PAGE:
In order to fully understand the context of this post, it is highly recommended that you read “Is ‘Agape’ a special kind of love?” first.
What is the significance, if any, of the use of the words agape and phileo in the exchange between Jesus and Peter found in John 21:15-17? Here’s the passage with the Greek word translated “love” shown in parenthesis:
When they had finished eating, Jesus said to Simon Peter, “Simon son of John, do you love (agape) me more than these?”
“Yes, Lord,” he said, “you know that I love (phileo) you.”
Jesus said, “Feed my lambs.”
Again Jesus said, “Simon son of John, do you love (agape) me?”
He answered, “Yes, Lord, you know that I love (phileo) you.”
Jesus said, “Take care of my sheep.”
The third time he said to him, “Simon son of John, do you love (phileo) me?”
Peter was hurt because Jesus asked him the third time, “Do you love (phileo) me?” He said, “Lord, you know all things; you know that I love (phileo) you.”
Jesus said, “Feed my sheep”.
Even before we enter the whole agape / phileo issue, we need to determine the point of Jesus’ question to Peter. What is the pronoun “these” (toutōn) pointing to? Scholars have noted three possibilities:
- Jesus is asking Peter if Peter loves Jesus more than Peter loves the other disciples.
- Jesus is asking Peter if Peter loves Jesus more than he loves his profession (the “these” referring to the things around like the fish Peter catches and the boats).
- Jesus is asking Peter if Peter loves Jesus more than the other disciples love Jesus.
In a modern day sense, the first two are questions we should ask ourselves. They make good practical convicting questions. Do we love other people more than we love Jesus? Do we love our career more than we love Jesus? Certainly we need to put Jesus first.
Perhaps as a result of this more personal application, a few have opted for one of the first two meanings. However, the majority of conservative scholarship that I have read argue for the third option. There are a couple reasons for this:
- “Peter has boasted in 13:37, ‘I will lay down my life for you.’ The Synoptic Gospels present Peter as boasting even more explicitly of his loyalty to Jesus (‘Even if they all fall away, I will not,’ Matt. 26:33; Mark 14:29). Thus the semantic force of what Jesus asks Peter here amounts to something like ‘Now, after you have denied me three times, as I told you that you would, can you still affirm that you love me more than these other disciples do?'” (Bock, 386)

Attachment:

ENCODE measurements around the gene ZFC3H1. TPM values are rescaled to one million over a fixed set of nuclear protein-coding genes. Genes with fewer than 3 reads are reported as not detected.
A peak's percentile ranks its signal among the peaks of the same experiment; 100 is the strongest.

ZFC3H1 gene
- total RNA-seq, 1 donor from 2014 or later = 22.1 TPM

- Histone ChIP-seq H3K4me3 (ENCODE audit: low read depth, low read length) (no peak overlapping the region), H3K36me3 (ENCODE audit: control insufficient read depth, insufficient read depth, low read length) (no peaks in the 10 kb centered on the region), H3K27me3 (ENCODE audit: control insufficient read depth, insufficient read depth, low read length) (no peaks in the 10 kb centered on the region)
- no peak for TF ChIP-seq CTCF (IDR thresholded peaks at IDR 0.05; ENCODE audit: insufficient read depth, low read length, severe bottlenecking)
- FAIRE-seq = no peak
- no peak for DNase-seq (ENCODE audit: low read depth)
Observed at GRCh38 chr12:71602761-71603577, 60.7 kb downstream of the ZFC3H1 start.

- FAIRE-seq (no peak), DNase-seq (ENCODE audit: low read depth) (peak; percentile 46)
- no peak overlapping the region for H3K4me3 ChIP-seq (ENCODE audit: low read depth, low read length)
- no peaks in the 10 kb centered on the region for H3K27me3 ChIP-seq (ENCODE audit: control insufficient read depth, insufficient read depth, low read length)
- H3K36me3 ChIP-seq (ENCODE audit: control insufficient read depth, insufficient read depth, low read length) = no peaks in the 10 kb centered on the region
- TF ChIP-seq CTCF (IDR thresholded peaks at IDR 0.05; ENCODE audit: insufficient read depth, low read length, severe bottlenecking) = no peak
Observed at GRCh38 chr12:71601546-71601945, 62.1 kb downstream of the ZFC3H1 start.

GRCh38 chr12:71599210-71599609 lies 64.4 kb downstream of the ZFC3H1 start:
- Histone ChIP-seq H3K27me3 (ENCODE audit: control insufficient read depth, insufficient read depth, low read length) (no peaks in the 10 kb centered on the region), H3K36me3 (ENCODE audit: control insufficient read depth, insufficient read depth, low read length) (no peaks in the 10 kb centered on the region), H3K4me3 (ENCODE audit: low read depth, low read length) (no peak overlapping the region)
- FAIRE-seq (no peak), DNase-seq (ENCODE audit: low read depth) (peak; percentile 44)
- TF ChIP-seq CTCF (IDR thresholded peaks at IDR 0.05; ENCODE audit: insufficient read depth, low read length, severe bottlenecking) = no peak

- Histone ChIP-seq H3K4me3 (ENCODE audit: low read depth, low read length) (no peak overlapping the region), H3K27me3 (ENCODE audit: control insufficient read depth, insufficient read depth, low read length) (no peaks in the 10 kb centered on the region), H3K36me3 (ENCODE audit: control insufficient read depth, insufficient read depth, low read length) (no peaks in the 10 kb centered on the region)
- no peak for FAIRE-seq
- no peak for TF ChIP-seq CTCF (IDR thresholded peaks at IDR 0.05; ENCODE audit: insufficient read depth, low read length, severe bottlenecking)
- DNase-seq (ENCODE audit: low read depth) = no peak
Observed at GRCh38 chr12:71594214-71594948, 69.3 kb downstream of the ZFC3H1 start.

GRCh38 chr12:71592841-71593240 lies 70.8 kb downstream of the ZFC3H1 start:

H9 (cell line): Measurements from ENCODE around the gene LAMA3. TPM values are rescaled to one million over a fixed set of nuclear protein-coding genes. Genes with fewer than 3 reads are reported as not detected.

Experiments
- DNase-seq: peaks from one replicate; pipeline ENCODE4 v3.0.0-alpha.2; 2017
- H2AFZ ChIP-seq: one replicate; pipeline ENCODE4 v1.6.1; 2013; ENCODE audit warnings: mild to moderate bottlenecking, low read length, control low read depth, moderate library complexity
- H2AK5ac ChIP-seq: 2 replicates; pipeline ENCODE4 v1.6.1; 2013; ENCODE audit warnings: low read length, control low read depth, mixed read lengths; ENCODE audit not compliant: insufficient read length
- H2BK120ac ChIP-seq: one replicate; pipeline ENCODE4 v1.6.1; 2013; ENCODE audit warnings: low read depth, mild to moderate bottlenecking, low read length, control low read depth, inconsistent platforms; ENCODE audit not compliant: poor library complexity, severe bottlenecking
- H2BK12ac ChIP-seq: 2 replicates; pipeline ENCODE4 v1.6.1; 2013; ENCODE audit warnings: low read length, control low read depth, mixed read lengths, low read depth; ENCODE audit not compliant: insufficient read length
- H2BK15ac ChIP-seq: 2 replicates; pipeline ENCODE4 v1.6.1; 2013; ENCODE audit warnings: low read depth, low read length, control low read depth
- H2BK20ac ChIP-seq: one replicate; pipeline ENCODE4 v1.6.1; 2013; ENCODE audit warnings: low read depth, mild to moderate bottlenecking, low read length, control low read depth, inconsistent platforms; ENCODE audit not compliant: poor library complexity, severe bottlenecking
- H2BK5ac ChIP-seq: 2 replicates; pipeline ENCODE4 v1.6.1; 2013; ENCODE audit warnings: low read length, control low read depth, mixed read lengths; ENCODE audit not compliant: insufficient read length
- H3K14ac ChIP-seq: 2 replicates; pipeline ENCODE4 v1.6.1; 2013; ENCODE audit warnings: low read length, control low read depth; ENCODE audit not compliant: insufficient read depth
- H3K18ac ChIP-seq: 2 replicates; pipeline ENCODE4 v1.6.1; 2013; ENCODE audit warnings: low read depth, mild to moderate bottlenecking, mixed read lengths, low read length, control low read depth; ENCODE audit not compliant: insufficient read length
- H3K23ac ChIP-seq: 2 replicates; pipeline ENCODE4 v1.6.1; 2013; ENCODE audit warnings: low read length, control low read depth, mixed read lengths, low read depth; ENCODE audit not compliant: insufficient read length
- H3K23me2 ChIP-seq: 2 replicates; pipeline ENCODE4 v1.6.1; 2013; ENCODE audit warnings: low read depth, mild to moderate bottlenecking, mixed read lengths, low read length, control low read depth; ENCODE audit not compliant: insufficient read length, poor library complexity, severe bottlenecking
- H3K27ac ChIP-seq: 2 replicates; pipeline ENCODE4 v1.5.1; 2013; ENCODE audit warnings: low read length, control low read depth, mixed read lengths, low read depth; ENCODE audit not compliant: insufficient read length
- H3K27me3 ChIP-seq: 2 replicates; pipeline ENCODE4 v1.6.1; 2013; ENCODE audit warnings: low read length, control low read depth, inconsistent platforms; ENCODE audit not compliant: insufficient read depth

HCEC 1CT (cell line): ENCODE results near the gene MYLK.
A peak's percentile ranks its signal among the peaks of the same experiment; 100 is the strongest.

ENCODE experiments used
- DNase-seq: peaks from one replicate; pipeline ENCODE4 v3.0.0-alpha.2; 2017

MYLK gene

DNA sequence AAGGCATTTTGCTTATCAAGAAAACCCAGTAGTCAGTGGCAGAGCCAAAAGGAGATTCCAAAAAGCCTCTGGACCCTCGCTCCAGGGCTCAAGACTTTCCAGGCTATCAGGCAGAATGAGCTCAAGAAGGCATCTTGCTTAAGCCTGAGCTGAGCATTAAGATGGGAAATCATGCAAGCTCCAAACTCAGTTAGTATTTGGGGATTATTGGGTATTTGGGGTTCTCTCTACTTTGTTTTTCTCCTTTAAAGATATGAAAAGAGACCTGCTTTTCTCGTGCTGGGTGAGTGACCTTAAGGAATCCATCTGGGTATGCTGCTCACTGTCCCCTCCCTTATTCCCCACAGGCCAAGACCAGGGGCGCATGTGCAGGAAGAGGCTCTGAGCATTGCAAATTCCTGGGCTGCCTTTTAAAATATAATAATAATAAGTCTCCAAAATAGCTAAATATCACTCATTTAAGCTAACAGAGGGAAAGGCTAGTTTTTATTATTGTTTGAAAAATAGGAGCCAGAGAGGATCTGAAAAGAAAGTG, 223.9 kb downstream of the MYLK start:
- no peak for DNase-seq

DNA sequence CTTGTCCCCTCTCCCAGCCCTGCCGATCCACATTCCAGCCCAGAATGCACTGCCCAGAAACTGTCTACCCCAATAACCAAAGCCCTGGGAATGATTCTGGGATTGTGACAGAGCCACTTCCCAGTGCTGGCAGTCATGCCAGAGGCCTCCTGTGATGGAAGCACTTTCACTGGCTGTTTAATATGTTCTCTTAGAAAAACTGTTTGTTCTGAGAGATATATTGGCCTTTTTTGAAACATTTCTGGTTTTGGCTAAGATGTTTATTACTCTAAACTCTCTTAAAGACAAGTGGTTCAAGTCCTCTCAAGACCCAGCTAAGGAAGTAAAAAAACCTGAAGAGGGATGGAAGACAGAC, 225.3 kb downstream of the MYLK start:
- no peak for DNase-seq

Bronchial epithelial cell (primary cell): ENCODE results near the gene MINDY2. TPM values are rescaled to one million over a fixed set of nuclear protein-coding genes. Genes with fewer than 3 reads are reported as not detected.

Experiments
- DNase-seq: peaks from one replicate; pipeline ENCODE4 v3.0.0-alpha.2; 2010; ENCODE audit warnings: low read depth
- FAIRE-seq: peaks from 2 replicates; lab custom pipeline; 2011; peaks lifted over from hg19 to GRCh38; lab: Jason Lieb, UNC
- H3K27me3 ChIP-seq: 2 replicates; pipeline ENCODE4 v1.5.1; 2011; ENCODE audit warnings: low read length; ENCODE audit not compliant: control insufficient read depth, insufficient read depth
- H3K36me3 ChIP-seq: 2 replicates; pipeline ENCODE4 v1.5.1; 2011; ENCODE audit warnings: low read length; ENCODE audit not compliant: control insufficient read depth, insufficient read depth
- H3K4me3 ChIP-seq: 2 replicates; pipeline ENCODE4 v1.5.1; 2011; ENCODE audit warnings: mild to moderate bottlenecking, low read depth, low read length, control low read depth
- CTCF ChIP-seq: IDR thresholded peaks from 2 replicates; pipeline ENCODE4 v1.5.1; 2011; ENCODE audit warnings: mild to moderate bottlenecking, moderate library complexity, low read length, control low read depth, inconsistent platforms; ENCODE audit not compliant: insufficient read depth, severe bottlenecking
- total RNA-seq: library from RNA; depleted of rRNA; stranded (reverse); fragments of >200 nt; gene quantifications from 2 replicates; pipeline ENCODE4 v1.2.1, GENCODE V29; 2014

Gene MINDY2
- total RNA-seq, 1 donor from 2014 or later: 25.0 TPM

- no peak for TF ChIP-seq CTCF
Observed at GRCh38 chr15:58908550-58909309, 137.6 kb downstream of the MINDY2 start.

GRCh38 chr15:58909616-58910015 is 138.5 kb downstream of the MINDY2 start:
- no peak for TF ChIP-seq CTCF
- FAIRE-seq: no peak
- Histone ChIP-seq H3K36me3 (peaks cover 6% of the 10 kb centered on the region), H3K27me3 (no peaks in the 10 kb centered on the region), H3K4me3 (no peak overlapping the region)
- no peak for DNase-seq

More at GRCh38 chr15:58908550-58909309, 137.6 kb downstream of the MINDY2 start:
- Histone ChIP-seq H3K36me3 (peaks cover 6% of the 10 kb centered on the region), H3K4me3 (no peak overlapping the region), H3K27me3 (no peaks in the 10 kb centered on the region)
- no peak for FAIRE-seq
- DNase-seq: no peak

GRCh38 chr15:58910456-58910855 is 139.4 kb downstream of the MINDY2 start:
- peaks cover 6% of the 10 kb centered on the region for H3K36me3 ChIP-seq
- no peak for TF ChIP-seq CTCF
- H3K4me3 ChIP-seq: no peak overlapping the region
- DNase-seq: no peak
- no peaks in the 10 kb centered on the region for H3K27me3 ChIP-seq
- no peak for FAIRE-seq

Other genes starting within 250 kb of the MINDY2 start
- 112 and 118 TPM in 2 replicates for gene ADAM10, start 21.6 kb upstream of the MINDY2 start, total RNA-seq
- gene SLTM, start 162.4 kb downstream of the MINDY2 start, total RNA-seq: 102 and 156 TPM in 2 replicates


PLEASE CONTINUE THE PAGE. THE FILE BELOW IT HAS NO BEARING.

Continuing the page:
- Peter “is called to love Jesus more than these other men do and to be willing to render extraordinary sacrifice on behalf of his master (John 6:67-69; 13:36-38; 21:18-19)” (Kostenberger, 597) Jesus is asking Peter if he is really committed to more.
As Kostenberger puts it, the key here is that “those who want to be used significantly in God’s service must be willing to make greater sacrifices for the Lord they serve.” (597)
Now on to the issue of the change from agape to phileo. There are three distinct possibilities here. One, agape is the more meaningful Godly type of love and Peter is unwilling to commit to that level, so Jesus concedes by switching to Peter’s terminology of phileo. Two, that the words are used synonymously in this passage. And three, that Peter is using phileo as a more descriptive, or powerful term. Let’s look at the merits of each of these views.
Option 1. Agape is the higher form of Godly love and Peter is unwilling to commit to that strong of a term, so Jesus concedes and comes down to Peter’s level.
1. It is suggested that Peter is afraid to commit to a higher level of love because he recently denied Christ three times. So Peter wants to answer with agape, but feels unable.
2. Perhaps Peter was “hurt” because he recognized Jesus conceded to his word for love.
3. Peter’s evasiveness helps explain Jesus’ repeating of the question.
1. This understanding is not consistent with Peter’s character – when He’s speaking to Jesus, he always is the first to make strong commitments.
2. The text says that Peter was grieved because Jesus asked him 3 times. So it is describing why Peter is upset. Had he been grieved because Jesus conceded to Peter’s lower love, this surely would have also been noted.
3. Agape is not a higher form of love than phileo – this pretty much makes this position untenable.
Option 2. The words are used synonymously in this passage.
1. This seems to be the primary view of evangelical scholarship today (including D.A. Carson, Kostenberger, Blomberg, Morris and Bock).